The name of those who met the Queen is legion. However brief the meeting, they would remember it for the rest of their lives. Those who met her more often received, if possible, a more profound impression. Ministers, from her Prime Ministers down, were struck by her mastery of the brief and the acuteness of her critical powers. She was formidably well-informed and had a knack of spotting the weakness in an argument. Out of the public eye, her sense of fun and quiet modesty gave one the sense that her balanced personality was what enabled her to be so good at her job. As a hereditary monarch, she presented the eternal question that bedevils the lives of political theorists everywhere: as the French philosopher asked, “It works in practice, but does it work in theory?” Indeed, to the bien pensant 21st century mind, the idea of hereditary office is so offensive as to border on the incomprehensible: it reeks of privilege and stands as a constant reminder of an outdated social order. Yet in this country, popular opinion still seems stubbornly to resist the abolition of the ultimate hereditary office: the monarchy. Why?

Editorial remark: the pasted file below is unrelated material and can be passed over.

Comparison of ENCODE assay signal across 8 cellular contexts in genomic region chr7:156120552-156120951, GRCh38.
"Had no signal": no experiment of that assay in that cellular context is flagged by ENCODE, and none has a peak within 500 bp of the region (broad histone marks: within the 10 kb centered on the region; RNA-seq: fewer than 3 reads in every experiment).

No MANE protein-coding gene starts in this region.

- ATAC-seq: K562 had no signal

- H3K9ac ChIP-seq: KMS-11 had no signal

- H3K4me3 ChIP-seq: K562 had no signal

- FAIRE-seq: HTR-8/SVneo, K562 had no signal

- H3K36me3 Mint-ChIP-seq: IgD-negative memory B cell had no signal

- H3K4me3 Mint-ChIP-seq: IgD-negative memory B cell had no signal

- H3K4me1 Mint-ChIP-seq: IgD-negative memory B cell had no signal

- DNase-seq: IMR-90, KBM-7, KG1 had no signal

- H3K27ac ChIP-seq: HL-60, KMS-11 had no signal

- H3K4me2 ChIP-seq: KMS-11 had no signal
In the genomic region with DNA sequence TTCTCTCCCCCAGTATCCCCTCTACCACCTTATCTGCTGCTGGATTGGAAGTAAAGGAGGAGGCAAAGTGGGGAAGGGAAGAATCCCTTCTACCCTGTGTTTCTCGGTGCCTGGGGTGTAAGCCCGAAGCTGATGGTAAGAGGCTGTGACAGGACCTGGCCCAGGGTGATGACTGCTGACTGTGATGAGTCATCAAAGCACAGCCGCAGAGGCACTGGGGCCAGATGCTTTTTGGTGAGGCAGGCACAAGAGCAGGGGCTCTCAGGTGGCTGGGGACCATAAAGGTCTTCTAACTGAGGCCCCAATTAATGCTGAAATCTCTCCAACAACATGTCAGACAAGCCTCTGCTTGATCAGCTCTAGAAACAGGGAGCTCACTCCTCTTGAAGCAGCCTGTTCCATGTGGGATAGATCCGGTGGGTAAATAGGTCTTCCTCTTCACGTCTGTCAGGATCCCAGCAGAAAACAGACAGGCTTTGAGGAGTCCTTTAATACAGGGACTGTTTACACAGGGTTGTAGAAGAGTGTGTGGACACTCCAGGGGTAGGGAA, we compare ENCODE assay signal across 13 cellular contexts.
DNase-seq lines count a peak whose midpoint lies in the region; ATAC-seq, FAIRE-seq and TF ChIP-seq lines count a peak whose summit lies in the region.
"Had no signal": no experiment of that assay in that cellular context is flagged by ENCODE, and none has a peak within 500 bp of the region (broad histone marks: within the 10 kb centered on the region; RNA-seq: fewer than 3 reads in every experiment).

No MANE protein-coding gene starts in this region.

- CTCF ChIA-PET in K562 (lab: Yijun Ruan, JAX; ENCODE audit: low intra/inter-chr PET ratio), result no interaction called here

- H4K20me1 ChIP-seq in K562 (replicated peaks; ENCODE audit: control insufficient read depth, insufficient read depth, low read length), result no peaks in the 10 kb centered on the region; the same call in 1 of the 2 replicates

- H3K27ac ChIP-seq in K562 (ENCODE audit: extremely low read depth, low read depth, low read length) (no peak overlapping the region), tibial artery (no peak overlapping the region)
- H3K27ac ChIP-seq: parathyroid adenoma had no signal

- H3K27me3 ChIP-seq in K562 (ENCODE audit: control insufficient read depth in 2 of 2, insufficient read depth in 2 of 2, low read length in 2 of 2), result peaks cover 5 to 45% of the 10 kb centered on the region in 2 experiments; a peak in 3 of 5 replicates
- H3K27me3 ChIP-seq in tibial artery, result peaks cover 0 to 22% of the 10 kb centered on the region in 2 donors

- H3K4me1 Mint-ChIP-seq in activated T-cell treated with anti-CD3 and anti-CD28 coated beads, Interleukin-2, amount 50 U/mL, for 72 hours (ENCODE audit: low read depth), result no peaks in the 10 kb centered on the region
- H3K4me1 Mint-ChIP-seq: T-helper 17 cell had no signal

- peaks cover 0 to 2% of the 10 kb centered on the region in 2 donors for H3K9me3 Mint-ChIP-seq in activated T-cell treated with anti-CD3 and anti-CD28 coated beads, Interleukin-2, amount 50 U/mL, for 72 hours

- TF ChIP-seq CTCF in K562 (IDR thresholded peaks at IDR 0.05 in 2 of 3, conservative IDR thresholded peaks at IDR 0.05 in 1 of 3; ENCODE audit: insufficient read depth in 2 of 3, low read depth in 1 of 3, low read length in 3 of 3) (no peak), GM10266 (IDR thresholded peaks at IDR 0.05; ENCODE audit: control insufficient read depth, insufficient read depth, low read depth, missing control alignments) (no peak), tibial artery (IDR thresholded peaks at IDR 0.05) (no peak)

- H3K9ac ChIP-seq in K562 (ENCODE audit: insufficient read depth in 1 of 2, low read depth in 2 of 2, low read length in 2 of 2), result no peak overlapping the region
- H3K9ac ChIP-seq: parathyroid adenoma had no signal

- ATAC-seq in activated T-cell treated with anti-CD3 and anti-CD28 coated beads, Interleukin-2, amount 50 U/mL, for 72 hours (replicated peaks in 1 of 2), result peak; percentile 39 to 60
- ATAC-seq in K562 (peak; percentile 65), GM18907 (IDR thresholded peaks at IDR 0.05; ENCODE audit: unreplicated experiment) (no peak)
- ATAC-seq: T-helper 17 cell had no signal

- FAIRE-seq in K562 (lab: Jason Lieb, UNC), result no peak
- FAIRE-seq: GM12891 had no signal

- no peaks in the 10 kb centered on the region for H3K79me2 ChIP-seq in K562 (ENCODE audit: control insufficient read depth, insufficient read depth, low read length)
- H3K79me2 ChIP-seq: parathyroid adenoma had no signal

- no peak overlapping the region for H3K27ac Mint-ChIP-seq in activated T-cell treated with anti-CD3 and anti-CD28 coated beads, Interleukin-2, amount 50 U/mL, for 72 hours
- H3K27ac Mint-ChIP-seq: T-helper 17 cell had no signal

As pundits rush to defy economic gravity and create an alternative reality, there is no shortage of scapegoats for the fiscal earthquake.